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Busted! Alcohol myths, part 1: Alcohol turns to sugar and hangover cures

By Susan Burke March, MS, RDN, LDN, CDE

This week’s column is devoted to the top two myths about alcohol. In upcoming weeks I’ll cover a few others.chl susan logo2

Alcohol turns to sugar in your body and that’s why it makes you fat.

This is a common myth since over-consumption of calories from alcohol can quickly make you fat. But it’s not because alcohol is transformed into sugar in your body – it’s because of the way it is metabolized and stored as fat.

Alcohol is more quickly stored as fat than even excess calories from sugar (carbohydrate), or from protein, or even from fat itself. Fat has nine calories per gram, and protein and carbohydrate each have four calories per gram.

Jonathan, the morning after, nursing a cup of coffee.

Digestion begins in the mouth when you chew. Salivary enzymes begin the process for carbohydrates, while protein is further broken down by enzymes secreted in the stomach.  Both continue their digestive journey when they encounter a variety of enzymes in the small intestine. The small intestine is the site of the absorption of all nutrients and digestion of fat. Once in the duodenum, or the upper part of the small intestine, bile from the gallbladder and digestive enzymes secreted from the pancreas break down fat. Absorption of these three nutrients is through the small intestine into the bloodstream.

Alcohol has seven calories per gram but, unlike foods, which require time for digestion, alcohol is quickly absorbed. According to Brown University Health Promotion, about 20% of alcohol is absorbed directly through the walls of an empty stomach and can reach the brain in about one minute. Most of the remaining 80% is absorbed through the small intestine and then goes directly to the liver, where enzymes break it down.

How alcohol contributes to weight gain is both because it provides a source of quick calories, and because of the liver’s job in processing it; since the liver considers alcohol a toxin, it will go to work on it first, before fat, protein, or carbohydrate.

Since the liver’s priority is to detoxify alcohol before processing anything else, drinking slows down the burning of fat, which leads to weight gain. Since the liver’s job is to process alcohol first, drinking can cause low blood sugar because nutrients are not transformed into energy (glucose) for our cells and they would normally be. More about how alcohol affects people with diabetes in an upcoming column.Alcoholic Drinks

The myth about alcohol turning into sugar may have found its way into diet lore because, alcohol, like any liquid, goes down so very quickly – it’s typical to overlook liquid calories when you’re counting how many calories consumed during the day.

Distilled alcoholic beverages like vodka, gin, and rum do not contain any “sugar” or carbohydrate at all – it’s distilled alcohol. A scant 1-½ -oz. shot has about 100 calories and no carbs, but what we mix with pure alcohol can overload you with both. For example, sour mix, simple syrup, sodas like tonic water or Coke, are brimming with sugar; a 10-oz gin & tonic has 240 calories and 20 grams of carbohydrate, all from the sugar added to sweeten the soda…of course, a diet tonic will cut the carbs and so the calories.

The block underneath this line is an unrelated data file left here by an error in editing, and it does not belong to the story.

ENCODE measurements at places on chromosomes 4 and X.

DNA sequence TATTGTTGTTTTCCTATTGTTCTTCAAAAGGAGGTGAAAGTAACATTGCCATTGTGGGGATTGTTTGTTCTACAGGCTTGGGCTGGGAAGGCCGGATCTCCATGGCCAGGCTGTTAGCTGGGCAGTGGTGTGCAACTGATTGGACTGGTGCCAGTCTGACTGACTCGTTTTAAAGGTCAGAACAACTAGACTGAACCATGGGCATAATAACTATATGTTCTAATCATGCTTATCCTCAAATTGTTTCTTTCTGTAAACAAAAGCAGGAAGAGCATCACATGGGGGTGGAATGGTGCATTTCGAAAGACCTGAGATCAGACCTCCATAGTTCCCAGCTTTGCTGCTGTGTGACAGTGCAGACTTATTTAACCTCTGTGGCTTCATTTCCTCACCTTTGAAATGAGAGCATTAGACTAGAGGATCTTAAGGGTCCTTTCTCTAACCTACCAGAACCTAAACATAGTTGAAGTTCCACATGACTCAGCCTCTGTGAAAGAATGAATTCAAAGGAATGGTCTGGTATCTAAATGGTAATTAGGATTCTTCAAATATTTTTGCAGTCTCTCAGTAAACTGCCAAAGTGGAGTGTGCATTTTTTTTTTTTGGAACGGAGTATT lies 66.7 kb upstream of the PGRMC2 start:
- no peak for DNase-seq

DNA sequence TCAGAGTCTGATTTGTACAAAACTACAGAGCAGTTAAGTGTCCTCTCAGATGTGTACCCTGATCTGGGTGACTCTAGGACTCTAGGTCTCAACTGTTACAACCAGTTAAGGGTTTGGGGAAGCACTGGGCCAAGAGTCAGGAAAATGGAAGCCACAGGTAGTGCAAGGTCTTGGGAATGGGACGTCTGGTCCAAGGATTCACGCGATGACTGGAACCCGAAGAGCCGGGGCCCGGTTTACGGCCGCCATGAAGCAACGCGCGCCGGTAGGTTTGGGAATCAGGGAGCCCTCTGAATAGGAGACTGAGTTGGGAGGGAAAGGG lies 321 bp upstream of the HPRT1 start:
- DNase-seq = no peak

Wine and beer contain small amounts of carbohydrate. For example, a 5-oz glass of white wine (about 100 calories) has about 2-3 grams of carbohydrate, depending on whether or not it is “dry” or “sweet” – still, just a fraction of the calories are from carbs (2 grams of carbohydrate x 4 calories per gram = 8 calories from carbohydrate). A regular beer (150 calories) has 12 grams per 12-oz bottle, a light beer about 6 grams.

Watching your weight? Because of the way alcohol is metabolized, drinking makes it difficult to lose weight and can loosen your resolve to eat less, or more healthfully. Click here for more info on calories and carbs in alcoholic drinks.

Drink a lot of water before going to sleep to prevent a hangover.

No doubt, drinking a lot of alcohol can make you dehydrated, but it’s not the source of your hangover. A hangover is from stomach irritation, low blood sugar (shakiness, weakness, irritability) and dilated blood vessels. Add to this a poor night’s sleep and you will likely feel crapulous in the morning. Some people are especially sensitive to congeners, substances that are produced during fermentation and are responsible for most of the taste and aroma in distilled drinks. Congers are known to contribute to symptoms of a hangover.  Bourbon contains 37 times the amount of congeners as vodka.  In general, darker liquors contain more congeners and cause more severe hangovers.

How much alcohol that causes a hangover for you will be quite different from your drinking partner; even if you’re the same size and weight – some can tolerate more, some can’t tolerate any.

The liver can process only one ounce of liquor (or one standard drink) in one hour. If you consume more than this, your system becomes saturated, and the additional alcohol will accumulate in the blood and body tissues until it Total-Wine-Summer-Infographic-V 4can be metabolized. Alcohol metabolism can depend on factors such as the amount of alcohol consumed and over what time period; body size; type and amount of food eaten along with alcohol; and level of physical activity. Understanding BAC (Blood Alcohol Content) is key to understanding how alcohol affects your body and the danger zones of alcohol poisoning. BAC measures the ratio of alcohol in the blood. So, a BAC of .10 means one part alcohol for every 1000 parts of blood.To see how to calculate how much alcohol you can safely metabolize in one hour click here.